New research from Vienna University of Economics and Business (WU) shows that having more women in upper management at major companies has a positive effect on achieving sustainability.
The study, conducted by Valentin Kiefner and Alexander Mohr from WU’s Institute for International Business and Christian Schumacher from Copenhagen Business School, examined how much of an effect the proportion of women has on a company’s support for the Sustainable Development Goals (SDG).
They found a positive link between a high number of women in upper management and a company’s willingness to have more sustainable practices.
The researchers add that multinationals with a high international diversification, based on the sales of the company in different geographic regions, are even more likely to be able to enhance their support of the SDGs through an increase in the share of female executives.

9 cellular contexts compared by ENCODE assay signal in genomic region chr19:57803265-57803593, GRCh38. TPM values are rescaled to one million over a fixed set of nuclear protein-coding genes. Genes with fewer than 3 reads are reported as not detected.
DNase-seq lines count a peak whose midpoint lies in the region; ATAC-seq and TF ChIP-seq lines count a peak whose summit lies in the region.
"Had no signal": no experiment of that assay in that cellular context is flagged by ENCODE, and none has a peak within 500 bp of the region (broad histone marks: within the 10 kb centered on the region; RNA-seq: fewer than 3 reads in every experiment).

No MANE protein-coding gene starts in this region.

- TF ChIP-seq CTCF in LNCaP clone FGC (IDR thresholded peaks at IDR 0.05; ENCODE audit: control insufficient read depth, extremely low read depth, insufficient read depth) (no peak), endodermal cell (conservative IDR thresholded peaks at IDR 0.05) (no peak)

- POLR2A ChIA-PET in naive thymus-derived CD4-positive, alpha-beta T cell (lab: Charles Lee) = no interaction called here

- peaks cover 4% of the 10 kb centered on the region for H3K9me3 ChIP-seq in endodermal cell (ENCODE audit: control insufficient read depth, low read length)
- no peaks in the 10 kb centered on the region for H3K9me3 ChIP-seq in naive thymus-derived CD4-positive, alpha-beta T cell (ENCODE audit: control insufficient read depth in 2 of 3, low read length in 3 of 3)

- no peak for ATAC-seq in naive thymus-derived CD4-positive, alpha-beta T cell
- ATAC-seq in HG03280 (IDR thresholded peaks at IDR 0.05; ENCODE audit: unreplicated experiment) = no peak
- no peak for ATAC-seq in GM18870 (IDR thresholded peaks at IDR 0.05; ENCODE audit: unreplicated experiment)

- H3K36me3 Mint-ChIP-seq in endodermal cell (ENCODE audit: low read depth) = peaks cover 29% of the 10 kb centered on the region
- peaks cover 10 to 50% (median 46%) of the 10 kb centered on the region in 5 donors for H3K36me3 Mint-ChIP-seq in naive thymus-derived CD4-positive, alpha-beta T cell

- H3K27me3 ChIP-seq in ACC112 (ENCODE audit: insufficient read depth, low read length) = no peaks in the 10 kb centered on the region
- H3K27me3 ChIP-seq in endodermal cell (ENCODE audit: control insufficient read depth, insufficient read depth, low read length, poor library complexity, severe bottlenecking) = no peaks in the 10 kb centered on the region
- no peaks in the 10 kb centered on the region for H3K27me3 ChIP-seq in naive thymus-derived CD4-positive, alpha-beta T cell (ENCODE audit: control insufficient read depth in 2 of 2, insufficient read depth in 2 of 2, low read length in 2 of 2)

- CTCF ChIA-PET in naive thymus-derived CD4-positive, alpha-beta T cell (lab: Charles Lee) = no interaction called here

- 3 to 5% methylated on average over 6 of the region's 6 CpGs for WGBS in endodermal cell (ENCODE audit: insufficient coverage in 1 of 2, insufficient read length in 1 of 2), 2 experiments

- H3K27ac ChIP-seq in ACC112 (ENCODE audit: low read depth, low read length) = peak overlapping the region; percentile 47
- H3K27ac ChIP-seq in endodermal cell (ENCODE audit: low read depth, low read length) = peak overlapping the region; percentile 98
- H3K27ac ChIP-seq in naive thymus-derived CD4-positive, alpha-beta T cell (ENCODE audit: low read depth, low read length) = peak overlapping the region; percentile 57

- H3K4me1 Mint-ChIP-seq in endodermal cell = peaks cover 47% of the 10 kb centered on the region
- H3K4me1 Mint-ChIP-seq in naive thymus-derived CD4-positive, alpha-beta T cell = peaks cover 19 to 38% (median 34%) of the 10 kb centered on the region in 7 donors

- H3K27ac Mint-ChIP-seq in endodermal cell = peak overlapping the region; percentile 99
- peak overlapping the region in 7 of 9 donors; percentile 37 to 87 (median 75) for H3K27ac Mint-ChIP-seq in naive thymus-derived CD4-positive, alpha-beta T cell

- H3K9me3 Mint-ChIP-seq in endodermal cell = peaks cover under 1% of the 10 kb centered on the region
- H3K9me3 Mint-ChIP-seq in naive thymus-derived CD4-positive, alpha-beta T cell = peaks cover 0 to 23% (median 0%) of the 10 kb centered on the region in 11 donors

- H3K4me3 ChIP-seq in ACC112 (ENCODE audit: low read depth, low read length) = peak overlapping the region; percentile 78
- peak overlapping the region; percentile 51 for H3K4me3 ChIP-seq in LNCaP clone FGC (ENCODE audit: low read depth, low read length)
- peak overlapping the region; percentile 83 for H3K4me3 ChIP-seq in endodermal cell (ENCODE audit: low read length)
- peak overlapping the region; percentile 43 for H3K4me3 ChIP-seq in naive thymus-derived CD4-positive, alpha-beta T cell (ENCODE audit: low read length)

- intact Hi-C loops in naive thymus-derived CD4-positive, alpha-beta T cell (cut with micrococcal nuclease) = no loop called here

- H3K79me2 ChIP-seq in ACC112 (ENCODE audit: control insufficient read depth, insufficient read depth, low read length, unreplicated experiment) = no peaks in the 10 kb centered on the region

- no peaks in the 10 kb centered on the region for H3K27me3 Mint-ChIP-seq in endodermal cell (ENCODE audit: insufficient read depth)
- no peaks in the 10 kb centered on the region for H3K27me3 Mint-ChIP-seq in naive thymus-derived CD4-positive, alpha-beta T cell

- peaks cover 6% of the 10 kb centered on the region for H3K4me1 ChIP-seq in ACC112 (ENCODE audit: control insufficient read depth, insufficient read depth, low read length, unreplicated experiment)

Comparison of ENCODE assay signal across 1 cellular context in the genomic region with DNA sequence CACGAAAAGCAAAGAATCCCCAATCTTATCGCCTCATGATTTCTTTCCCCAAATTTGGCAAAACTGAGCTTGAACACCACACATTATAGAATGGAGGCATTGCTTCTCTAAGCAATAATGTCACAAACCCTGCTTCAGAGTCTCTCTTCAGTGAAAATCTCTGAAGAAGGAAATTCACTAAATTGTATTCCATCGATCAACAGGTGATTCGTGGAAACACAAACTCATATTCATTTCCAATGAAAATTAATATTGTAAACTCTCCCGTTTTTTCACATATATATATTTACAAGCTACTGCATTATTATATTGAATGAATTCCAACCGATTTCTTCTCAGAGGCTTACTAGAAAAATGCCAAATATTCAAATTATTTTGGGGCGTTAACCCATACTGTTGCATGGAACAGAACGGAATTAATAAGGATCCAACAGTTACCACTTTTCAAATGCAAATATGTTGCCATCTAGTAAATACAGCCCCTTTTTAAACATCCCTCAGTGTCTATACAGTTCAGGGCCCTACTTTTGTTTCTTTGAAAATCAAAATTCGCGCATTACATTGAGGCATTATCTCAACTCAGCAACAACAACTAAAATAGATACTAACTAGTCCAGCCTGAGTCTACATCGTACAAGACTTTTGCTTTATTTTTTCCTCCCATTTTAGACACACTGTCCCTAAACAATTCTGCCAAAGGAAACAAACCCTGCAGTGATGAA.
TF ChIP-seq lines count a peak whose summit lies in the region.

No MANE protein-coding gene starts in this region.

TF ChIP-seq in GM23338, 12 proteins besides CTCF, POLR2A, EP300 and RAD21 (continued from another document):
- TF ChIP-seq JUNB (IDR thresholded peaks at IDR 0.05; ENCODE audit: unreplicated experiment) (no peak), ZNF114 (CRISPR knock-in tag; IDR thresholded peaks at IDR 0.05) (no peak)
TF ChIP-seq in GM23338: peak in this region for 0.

“The reason for this is because women not only seem to be intrinsically more interested in sustainability goals but also because they are subject to higher expectations from external stakeholders due to stereotypical perceptions of women in management,” says Professor Mohr.
Although gender equality is a central goal in itself, the findings suggest that gender equality on management teams may also help to achieve other SDGs, further increasing the importance of gender equality for multinationals.
The research was published in the journal of World Business.
Jen Gaster, Founder and MD of HR Heads, said, “It’s no surprise that having more women in upper management increases sustainability – and I would echo the thoughts of Elizabeth Cowper, who for our International Women’s Day blog said, ‘The more gender-equal a company is, the better it is for all employees. And a happier workforce demonstrates higher productivity and lower job turnover. Equality in the workplace is fundamentally good for business.’
“Organisations’ sustainability and ED&I commitments are two of the key things the top HR candidates ask us about.
“Authenticity in these commitments is crucial; if you are outwardly saying ‘we are dedicated to equality and diversity’ and your senior management team is male-dominated, the best talent will see through this, and, in the modern working world, this is entirely unsustainable.”